Magazine article Times Educational Supplement

Research Corner

Magazine article Times Educational Supplement

Research Corner

Article excerpt

Each week, we highlight education research conducted by teachers. This week, Mike Mainwaring and Victoria Wood, from St John Bosco Catholic Primary School in Merseyside, explain how they used a multisensory approach to writing to initiate reluctant pupils into the world of words.


Multisensory writing is a technique that encourages pupils to draw on the sights, sounds and smells of their environment to improve their learning experience. Activities including group work, visual stimuli and role-playing are used to help pupils broaden their linguistic capabilities.

Victoria Wood, who teaches Year 2 (aged 6-7) and Mike Mainwaring, who teaches Year 6 (aged 10-11), explored the impact of a multisensory approach on their classes between January and May this year. Their aim was to discover if multisensory writing could increase the attainment of a sample group of eight boys across key stages 1 and 2.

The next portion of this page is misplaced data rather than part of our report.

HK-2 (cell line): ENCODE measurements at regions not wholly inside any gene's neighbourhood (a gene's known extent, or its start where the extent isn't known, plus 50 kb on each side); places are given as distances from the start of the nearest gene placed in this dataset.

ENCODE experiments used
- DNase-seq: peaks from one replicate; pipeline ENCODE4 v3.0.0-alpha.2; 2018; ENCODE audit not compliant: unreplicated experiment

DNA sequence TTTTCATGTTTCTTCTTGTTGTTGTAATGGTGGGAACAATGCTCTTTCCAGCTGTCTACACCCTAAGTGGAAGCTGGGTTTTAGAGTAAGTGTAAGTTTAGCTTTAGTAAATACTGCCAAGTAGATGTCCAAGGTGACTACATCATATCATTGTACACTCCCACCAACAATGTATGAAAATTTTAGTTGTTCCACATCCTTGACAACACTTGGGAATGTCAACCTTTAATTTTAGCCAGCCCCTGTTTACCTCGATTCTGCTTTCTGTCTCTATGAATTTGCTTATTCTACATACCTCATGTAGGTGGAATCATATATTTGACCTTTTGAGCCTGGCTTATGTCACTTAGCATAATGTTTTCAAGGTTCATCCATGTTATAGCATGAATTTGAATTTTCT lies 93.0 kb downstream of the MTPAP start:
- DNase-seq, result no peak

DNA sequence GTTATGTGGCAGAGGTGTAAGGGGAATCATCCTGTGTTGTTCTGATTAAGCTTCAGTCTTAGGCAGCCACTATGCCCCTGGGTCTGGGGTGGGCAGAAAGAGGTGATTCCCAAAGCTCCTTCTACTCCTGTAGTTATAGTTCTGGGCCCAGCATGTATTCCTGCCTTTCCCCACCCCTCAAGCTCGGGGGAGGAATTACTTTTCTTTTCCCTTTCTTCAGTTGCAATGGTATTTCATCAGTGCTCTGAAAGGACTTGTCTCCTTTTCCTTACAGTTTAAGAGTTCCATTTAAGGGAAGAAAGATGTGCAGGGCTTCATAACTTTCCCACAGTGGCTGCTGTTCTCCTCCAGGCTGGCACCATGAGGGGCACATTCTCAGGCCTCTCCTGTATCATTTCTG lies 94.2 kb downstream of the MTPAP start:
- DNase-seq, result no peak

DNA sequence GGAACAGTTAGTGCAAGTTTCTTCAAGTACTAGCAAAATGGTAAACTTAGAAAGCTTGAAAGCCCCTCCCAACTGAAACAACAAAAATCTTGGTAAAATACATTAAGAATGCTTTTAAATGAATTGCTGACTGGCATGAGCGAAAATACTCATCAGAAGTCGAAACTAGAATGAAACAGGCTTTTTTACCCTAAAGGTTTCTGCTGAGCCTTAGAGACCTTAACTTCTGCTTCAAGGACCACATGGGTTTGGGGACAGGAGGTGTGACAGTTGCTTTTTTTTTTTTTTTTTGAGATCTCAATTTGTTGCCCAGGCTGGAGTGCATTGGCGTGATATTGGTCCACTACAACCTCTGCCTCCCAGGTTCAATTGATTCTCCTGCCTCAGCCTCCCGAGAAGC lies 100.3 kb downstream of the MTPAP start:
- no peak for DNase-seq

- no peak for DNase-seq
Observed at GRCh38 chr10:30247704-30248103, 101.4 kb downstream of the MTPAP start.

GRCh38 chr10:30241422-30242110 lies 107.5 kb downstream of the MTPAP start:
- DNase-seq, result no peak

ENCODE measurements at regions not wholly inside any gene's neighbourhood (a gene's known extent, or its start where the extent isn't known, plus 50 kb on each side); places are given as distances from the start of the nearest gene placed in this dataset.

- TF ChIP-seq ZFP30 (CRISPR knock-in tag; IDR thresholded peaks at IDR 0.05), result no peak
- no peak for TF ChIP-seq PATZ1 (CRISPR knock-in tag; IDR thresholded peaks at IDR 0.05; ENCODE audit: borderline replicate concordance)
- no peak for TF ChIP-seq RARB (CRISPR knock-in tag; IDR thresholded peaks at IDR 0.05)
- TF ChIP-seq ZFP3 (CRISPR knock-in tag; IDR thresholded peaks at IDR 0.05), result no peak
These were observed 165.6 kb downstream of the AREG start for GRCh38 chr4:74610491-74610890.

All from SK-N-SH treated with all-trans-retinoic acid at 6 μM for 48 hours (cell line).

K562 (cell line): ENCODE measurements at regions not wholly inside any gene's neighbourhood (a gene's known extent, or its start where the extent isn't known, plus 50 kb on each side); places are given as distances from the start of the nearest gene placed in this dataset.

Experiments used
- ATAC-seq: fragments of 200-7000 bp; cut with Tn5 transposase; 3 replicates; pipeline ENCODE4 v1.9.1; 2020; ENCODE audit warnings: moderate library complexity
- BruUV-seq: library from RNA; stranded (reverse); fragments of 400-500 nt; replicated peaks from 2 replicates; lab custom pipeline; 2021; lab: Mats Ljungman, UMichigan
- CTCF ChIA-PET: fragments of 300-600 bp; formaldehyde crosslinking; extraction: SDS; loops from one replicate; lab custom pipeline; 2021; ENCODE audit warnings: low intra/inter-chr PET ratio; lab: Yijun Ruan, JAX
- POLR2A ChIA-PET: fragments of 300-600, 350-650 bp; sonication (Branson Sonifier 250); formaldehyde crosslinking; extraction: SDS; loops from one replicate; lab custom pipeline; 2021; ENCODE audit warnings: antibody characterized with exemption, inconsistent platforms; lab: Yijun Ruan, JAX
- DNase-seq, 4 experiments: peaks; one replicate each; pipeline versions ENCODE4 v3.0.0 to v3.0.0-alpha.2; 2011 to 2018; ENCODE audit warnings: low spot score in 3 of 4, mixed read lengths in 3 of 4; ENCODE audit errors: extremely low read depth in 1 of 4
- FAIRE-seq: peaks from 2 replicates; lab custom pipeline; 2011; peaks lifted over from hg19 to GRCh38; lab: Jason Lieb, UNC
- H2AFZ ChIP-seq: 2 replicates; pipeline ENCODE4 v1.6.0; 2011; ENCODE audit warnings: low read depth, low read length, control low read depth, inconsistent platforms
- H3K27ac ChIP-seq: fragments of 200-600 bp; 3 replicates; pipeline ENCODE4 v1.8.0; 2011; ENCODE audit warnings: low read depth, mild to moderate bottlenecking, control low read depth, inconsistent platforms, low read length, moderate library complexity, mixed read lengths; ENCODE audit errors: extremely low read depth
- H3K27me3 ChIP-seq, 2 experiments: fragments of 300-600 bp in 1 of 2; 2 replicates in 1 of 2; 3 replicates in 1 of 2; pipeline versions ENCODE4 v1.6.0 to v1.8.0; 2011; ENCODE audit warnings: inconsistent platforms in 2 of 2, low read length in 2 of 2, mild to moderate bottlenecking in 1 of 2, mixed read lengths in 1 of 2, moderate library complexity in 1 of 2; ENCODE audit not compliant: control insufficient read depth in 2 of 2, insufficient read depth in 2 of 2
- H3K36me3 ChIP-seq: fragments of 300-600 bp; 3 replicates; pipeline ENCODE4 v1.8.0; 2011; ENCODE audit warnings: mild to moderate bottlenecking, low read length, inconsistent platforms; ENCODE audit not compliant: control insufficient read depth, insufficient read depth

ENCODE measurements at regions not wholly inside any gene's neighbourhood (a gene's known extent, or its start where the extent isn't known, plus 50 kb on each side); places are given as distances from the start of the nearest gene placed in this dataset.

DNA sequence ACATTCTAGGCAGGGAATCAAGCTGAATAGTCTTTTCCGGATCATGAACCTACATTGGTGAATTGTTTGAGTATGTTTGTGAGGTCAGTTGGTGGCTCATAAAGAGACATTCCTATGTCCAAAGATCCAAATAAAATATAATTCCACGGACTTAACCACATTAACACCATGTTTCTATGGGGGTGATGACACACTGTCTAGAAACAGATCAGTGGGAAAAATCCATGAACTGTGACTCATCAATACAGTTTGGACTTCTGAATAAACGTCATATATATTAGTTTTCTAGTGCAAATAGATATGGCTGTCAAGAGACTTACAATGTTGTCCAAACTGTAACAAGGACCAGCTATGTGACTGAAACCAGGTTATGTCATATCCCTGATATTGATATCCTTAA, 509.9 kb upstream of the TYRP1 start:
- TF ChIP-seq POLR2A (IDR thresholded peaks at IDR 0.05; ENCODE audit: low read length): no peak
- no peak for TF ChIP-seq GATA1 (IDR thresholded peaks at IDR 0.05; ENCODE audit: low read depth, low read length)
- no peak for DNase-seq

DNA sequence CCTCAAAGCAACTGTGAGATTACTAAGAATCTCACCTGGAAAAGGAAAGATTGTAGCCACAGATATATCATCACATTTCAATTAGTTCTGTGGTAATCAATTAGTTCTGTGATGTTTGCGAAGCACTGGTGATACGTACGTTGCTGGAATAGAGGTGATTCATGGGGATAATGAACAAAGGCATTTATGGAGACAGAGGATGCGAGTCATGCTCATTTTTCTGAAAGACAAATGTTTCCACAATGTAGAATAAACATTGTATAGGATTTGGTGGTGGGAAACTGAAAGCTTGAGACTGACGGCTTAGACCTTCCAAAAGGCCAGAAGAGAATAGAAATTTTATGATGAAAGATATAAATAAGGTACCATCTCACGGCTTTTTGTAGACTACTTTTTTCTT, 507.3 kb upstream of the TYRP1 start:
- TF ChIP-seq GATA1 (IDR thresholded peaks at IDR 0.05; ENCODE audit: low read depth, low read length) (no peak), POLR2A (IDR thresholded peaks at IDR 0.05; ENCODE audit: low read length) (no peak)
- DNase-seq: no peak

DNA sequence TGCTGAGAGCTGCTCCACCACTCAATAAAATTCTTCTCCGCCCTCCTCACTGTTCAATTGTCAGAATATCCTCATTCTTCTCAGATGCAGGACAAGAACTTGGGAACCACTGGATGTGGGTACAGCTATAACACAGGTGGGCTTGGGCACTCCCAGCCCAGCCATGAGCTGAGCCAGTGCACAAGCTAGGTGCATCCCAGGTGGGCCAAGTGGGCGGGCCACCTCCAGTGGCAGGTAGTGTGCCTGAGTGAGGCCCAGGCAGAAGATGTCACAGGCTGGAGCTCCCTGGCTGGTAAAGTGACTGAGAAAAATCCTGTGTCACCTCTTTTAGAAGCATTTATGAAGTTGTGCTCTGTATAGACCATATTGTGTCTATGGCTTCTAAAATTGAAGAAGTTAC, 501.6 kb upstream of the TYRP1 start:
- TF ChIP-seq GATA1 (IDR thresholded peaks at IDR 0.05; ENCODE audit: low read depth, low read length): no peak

Research suggests that boys tend to be more reluctant readers and writers than girls. Indeed, during a preliminary series of lesson observations, Mainwaring and Wood (pictured, below) noticed that male pupils were more likely to disengage from the writing process and struggle creatively. Some 38 per cent of key stage 2 boys achieved a level 4 and only 12 per cent achieved a level 5. For girls, these figures were reversed.


The pupils were asked to produce a piece of independent writing without external stimuli and fill out a self-assessment questionnaire.

Mainwaring and Wood then employed a two-phase teaching process. In the first phase, pupils completed a series of activities around the school. …

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